TrendForce reports that the global sales volume of NEVs (including BEVs, PHEVs, and FCVs) is estimated to reach approximately 12.8 million units in 2023. Regional market sales shares are expected to be 60% in China, 22% in Western Europe, 11% in the United States, and 6% in other regions, with China’s market demand distinctly in the lead. However, with China’s subsidies gradually phasing out and the increasing market penetration of NEVs in the country, the growth rate of China’s NEV market is starting to slow. This, coupled with the growing demand for electric vehicles in overseas markets, is prompting numerous Chinese automotive brands to expand internationally, particularly in Southeast Asia, where they are projected to hold a 67.5% market share in 2023.
Benefiting from early government and industry initiatives and supported by a large domestic market, China's EV industry has developed a complete supply chain and cost advantages due to rapid technological evolution driven by intense competition. TrendForce forecasts that China will export about 4.8 million automobiles in 2023, with NEVs making up approximately 25% of these exports. The rising export volumes have caught the attention of governments worldwide, especially since many major manufacturers, not just Chinese brands, have factories in China. Exporting vehicles from China to other markets could reduce local production volumes and values of complete vehicles and components, further impacting employment rates and economic performance.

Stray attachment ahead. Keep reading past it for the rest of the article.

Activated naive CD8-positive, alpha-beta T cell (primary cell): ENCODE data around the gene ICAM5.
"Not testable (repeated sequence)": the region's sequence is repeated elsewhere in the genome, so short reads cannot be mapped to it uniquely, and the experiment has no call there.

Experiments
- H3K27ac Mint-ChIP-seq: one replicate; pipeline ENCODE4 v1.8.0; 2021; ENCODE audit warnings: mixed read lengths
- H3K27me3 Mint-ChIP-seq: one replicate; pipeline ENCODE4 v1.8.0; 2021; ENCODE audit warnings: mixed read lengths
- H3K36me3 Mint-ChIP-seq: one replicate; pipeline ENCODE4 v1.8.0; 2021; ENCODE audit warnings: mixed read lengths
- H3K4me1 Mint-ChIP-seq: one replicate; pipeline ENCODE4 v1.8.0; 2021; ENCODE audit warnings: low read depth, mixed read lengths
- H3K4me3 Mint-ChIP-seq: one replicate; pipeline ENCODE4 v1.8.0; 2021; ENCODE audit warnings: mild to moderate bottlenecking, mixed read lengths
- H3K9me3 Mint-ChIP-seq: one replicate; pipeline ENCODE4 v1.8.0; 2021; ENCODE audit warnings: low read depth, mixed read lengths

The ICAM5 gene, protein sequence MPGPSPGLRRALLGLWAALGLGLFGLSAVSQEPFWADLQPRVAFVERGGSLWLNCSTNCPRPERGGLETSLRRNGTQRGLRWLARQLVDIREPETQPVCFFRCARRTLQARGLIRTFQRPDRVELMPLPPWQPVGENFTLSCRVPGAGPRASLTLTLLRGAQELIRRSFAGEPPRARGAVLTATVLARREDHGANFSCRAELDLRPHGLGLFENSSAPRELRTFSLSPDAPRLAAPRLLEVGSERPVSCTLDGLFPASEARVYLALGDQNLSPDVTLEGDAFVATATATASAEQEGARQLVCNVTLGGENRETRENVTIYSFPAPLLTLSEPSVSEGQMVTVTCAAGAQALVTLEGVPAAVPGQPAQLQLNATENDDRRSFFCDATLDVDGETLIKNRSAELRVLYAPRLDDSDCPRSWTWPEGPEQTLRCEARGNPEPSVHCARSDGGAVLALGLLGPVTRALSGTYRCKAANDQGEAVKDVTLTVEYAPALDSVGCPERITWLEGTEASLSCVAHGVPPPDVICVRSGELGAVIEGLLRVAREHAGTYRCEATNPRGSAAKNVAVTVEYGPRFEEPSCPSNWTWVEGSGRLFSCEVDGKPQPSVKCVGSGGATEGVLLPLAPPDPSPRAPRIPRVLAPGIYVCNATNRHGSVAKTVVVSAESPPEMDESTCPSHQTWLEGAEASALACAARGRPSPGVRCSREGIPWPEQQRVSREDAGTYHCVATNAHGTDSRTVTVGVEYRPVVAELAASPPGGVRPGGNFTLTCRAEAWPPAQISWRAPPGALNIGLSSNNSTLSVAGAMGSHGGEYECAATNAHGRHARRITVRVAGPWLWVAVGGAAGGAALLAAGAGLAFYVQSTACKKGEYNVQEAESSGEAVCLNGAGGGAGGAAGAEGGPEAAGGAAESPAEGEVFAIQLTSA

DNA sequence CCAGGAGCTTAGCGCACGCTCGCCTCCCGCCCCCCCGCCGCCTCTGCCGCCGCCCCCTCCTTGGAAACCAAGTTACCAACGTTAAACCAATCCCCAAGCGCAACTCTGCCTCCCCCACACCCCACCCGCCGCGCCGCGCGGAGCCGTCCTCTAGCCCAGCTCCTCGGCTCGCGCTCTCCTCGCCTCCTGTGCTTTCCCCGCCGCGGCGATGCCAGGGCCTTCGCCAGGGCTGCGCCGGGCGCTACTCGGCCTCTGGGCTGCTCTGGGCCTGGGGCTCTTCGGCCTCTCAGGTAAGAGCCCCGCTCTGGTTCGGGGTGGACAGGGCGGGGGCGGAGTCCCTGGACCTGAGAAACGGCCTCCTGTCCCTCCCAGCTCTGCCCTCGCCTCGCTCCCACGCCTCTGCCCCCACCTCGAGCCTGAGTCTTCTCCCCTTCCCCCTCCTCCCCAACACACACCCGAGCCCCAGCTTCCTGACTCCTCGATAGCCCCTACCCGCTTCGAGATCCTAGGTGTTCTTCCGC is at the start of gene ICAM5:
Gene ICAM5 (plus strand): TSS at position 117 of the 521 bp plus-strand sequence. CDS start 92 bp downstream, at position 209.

TrendForce notes that the automotive industry is currently facing high raw material and labor costs, as well as significant investments in electrification and autonomous driving. Balancing the protection of local enterprises, maintaining competitiveness, and managing consumer costs is an urgent task for governments worldwide. Most countries are focusing on the country of origin rather than the brand of vehicles in their restrictive measures. For example, the United States imposes a 25% tariff on vehicle imports from China and is discussing further increases.
Measures taken by the US—specifically for EVs—include requiring that EVs and their batteries be assembled in North America. Furthermore, critical minerals in the batteries must originate from countries that have signed free trade agreements with the US to qualify for subsidies totaling US$7,500. As such, the Chinese supply chain is excluded. The EU has initiated an anti-subsidy investigation against Chinese-made EVs, and France’s new subsidy regime for EVs requires compliance with carbon emission standards during manufacturing, effectively excluding many EVs imported from China.
Overall, under the restrictive measures imposed by various governments, international manufacturers need to assess tariffs, subsidies, and production costs before deciding on their production locations. TrendForce suggests that for Chinese automakers seeking to expand overseas, the high cost of exporting vehicles from existing factories in China could diminish their price competitiveness. Despite this, countries like Italy, Hungary, Thailand, and Indonesia maintain a positive stand toward Chinese automakers setting up local factories—given their significant advantages in the EV market.
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